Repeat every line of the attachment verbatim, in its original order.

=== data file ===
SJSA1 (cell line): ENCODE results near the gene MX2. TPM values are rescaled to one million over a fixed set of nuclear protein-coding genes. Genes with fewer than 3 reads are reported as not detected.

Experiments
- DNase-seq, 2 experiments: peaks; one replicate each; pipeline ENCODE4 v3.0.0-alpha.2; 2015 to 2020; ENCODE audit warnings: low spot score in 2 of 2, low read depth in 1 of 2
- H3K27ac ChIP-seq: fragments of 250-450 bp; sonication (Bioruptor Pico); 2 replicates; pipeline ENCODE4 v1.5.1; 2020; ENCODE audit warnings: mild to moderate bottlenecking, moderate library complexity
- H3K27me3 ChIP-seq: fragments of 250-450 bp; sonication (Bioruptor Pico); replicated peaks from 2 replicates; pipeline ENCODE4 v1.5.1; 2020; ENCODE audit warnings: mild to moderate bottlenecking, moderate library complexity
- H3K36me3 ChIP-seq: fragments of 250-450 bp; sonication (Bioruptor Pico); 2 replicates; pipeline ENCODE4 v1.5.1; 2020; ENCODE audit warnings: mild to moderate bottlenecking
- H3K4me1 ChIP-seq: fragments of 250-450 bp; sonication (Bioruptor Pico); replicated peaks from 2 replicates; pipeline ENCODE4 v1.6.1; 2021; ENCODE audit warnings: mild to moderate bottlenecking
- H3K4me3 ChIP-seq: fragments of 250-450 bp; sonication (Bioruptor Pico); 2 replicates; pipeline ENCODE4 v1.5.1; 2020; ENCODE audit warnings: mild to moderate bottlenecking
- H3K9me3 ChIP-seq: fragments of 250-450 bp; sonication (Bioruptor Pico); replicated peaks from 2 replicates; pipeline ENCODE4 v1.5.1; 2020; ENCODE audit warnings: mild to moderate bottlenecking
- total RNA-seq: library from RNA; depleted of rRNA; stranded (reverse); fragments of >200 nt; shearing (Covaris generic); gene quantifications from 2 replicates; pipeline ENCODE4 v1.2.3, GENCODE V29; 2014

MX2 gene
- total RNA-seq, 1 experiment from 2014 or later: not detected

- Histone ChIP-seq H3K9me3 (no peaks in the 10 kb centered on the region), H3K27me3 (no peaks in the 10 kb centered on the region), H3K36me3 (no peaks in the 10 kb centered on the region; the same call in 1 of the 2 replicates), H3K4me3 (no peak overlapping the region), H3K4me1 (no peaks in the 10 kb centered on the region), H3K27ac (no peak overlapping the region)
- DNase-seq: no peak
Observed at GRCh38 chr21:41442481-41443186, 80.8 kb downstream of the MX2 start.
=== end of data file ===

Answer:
SJSA1 (cell line): ENCODE results near the gene MX2. TPM values are rescaled to one million over a fixed set of nuclear protein-coding genes. Genes with fewer than 3 reads are reported as not detected.

Experiments
- DNase-seq, 2 experiments: peaks; one replicate each; pipeline ENCODE4 v3.0.0-alpha.2; 2015 to 2020; ENCODE audit warnings: low spot score in 2 of 2, low read depth in 1 of 2
- H3K27ac ChIP-seq: fragments of 250-450 bp; sonication (Bioruptor Pico); 2 replicates; pipeline ENCODE4 v1.5.1; 2020; ENCODE audit warnings: mild to moderate bottlenecking, moderate library complexity
- H3K27me3 ChIP-seq: fragments of 250-450 bp; sonication (Bioruptor Pico); replicated peaks from 2 replicates; pipeline ENCODE4 v1.5.1; 2020; ENCODE audit warnings: mild to moderate bottlenecking, moderate library complexity
- H3K36me3 ChIP-seq: fragments of 250-450 bp; sonication (Bioruptor Pico); 2 replicates; pipeline ENCODE4 v1.5.1; 2020; ENCODE audit warnings: mild to moderate bottlenecking
- H3K4me1 ChIP-seq: fragments of 250-450 bp; sonication (Bioruptor Pico); replicated peaks from 2 replicates; pipeline ENCODE4 v1.6.1; 2021; ENCODE audit warnings: mild to moderate bottlenecking
- H3K4me3 ChIP-seq: fragments of 250-450 bp; sonication (Bioruptor Pico); 2 replicates; pipeline ENCODE4 v1.5.1; 2020; ENCODE audit warnings: mild to moderate bottlenecking
- H3K9me3 ChIP-seq: fragments of 250-450 bp; sonication (Bioruptor Pico); replicated peaks from 2 replicates; pipeline ENCODE4 v1.5.1; 2020; ENCODE audit warnings: mild to moderate bottlenecking
- total RNA-seq: library from RNA; depleted of rRNA; stranded (reverse); fragments of >200 nt; shearing (Covaris generic); gene quantifications from 2 replicates; pipeline ENCODE4 v1.2.3, GENCODE V29; 2014

MX2 gene
- total RNA-seq, 1 experiment from 2014 or later: not detected

- Histone ChIP-seq H3K9me3 (no peaks in the 10 kb centered on the region), H3K27me3 (no peaks in the 10 kb centered on the region), H3K36me3 (no peaks in the 10 kb centered on the region; the same call in 1 of the 2 replicates), H3K4me3 (no peak overlapping the region), H3K4me1 (no peaks in the 10 kb centered on the region), H3K27ac (no peak overlapping the region)
- DNase-seq: no peak
Observed at GRCh38 chr21:41442481-41443186, 80.8 kb downstream of the MX2 start.